}
				}
					finally {

						//scanner.close();
					}
				} catch (Exception e) {
					System.err.println(e.toString());
				}
			}

		}
	}
0

You should wait until you get a lineend character before you build the blink String. Save the bytes read in a buffer until the lineend is received then build the String/line in blink.

0

You should wait until you get a lineend character before you build the blink String. Save the bytes read in a buffer until the lineend is received then build the String/line in blink.

This is my modified code:

public synchronized void serialEvent(SerialPortEvent oEvent) {

		if (oEvent.getEventType() == SerialPortEvent.DATA_AVAILABLE) {

			try {

				int available = input.available();
				byte chunk[] = new byte[available];
				input.read(chunk, 0, available);

				String blink = new String(chunk);

				try { 

					BufferedReader in4 = new BufferedReader(new StringReader(blink));

					String s = null;
					String[] seq = {" "};
					int i=0;
					String EOL = ",";         //End of line

					//read line
					while((s = in4.readLine()) != null){

						//detect if line has end of line 
						if (s.endsWith(EOL)){

							// Append the Strings that you get to a buffering String until eol
							BufferedReader in5 = new BufferedReader(new StringReader(s));

							String sa = in5.readLine();

							// THEN test the length of the buffering String (minus the lineend char).
							if(sa.replaceAll(",","").length() == 1){

								//use delimiter
								character.append(sa);
								character.setCaretPosition(character.getDocument().getLength());

								//save  s to array for every new letter
								seq[i] = s; 
								//	System.out.print(seq[i++]);
								PrintWriter out1 = new PrintWriter(new BufferedWriter(new FileWriter("BlinkFile.txt")));
								out1.print(seq[i++] );
								out1.close();

							}

							//if(s=="SPEAK"){

							//	PrintWriter out1 = new PrintWriter(new BufferedWriter(new FileWriter("BlinkFile.txt")));
							//	out1.print(seq[i++] );
							//}
							else

								sequence.append(sa);
								sequence.setCaretPosition(sequence.getDocument().getLength());
						}
					}
				}

				finally {

					//scanner.close();
				}
			} catch (Exception e) {
				System.err.println(e.toString());
			}
		}

	}

And my resulting output is the following but on one single line and no string of one length is detected..

EFT blink,HT blink,T ready,GHT blink,FT ready,LEFT blink, ready,EFT blink,FT ready,FT blink,T ready,T ready,IGHT blink,HT ready,T blink,T blink,GHT ready,IGHT blink, ready,GHT ready,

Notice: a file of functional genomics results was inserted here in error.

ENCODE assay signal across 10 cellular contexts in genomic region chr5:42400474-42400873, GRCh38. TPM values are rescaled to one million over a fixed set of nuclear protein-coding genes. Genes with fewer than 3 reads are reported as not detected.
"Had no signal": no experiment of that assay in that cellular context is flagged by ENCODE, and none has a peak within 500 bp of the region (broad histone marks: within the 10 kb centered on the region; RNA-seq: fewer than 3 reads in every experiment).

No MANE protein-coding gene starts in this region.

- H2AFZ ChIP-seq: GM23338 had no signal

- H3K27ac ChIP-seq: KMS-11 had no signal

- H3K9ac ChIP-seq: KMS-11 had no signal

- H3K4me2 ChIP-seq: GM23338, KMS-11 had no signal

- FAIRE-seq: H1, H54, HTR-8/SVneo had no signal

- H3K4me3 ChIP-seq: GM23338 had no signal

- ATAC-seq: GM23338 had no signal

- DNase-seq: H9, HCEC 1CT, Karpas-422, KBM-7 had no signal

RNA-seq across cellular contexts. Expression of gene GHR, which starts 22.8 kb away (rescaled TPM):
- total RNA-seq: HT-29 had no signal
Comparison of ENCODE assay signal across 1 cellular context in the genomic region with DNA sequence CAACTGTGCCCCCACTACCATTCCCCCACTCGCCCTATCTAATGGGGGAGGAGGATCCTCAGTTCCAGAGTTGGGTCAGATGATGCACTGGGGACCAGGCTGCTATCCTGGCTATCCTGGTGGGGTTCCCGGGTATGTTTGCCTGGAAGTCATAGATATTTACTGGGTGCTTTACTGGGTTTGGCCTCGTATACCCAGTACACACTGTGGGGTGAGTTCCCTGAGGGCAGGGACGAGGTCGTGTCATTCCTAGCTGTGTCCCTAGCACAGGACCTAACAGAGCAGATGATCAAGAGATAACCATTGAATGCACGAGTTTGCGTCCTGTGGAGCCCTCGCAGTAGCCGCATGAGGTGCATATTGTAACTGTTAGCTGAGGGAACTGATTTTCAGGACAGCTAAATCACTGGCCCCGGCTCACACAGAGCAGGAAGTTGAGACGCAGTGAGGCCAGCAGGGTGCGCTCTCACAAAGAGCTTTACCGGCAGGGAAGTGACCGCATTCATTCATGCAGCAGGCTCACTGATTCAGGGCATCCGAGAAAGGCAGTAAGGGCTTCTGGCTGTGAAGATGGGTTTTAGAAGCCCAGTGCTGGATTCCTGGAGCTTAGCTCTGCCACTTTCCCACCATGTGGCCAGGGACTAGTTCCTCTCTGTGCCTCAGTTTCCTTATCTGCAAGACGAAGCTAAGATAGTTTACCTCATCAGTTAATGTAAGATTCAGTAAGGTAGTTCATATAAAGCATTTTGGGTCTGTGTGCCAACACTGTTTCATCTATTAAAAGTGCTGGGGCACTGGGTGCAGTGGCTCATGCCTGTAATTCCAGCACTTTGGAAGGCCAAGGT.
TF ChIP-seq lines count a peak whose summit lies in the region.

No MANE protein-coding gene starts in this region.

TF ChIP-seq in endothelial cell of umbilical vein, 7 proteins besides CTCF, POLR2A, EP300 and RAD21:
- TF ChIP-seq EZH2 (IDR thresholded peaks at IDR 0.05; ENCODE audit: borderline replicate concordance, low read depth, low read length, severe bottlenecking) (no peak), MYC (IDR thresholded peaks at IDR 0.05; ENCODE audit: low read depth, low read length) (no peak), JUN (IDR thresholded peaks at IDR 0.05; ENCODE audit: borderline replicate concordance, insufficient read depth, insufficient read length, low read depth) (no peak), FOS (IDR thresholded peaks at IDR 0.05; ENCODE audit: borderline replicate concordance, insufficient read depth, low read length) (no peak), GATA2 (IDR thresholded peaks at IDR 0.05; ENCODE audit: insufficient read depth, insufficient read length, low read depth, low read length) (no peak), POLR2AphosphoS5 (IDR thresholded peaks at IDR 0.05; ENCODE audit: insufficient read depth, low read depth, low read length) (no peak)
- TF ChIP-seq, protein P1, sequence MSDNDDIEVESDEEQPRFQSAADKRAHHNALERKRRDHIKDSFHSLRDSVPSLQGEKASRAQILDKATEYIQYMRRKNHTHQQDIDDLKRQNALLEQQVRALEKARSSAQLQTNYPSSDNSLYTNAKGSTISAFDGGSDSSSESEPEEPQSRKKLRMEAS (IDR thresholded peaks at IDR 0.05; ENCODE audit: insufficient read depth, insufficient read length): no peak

0

Where are the missing letters going?

For debugging you show print out the value of blink before scanning it:
println("blink=" + blink +"<");

To debug your scanning code, hardcode a typical value for blink, compile and execute it. Copy the output and paste it here and add comments saying what is wrong with the output and show what the output should look like. Also post the testing code.

Edited by NormR1: n/a

0

Where are the missing letters going?

For debugging you show print out the value of blink before scanning it:
println("blink=" + blink +"<");

To debug your scanning code, hardcode a typical value for blink, compile and execute it. Copy the output and paste it here and add comments saying what is wrong with the output and show what the output should look like. Also post the testing code.

I have no idea where the missing letters are going,

This is my output right now
blink=LEF<
blink=T blink,
<
blink=RIG<
blink=HT blink,
<
blink=LEF<
blink=T ready,
<
blink=L<
blink=EFT blink,
<
blink=R<
blink=IGHT ready,
<
blink=LEFT<
blink= ready,
<
blink=LEF<
blink=T blink,
<
blink=RIGH<
blink=T blink,
E
<
blink=LE<
blink=FT ready,
<
blink=RI<
blink=GHT ready,
<
blink=RIG<
blink=HT blink,
<
blink=R<
blink=IGHT ready,
etc

Before String blink gets buffered..

public synchronized void serialEvent(SerialPortEvent oEvent) {

		if (oEvent.getEventType() == SerialPortEvent.DATA_AVAILABLE) {

			try {

				int available = input.available();
				byte chunk[] = new byte[available];
				input.read(chunk, 0, available);

				String blink = new String(chunk);

				try { 
					
					System.out.println("blink=" + blink +"<");
					
					BufferedReader in4 = new BufferedReader(new StringReader(blink));

					String s = null;
					String[] seq = {" "};
					int i=0;
					String EOL = ",";         //End of line
					
					//read line
					while((s = in4.readLine()) != null){

						//detect if line has end of line 
						if (s.endsWith(EOL)){
							
							// Append the Strings that you get to a buffering String until eol
							BufferedReader in5 = new BufferedReader(new StringReader(s));

							String sa = in5.readLine();

							// THEN test the length of the buffering String (minus the lineend char).
							if(sa.replaceAll(",","").length()==1){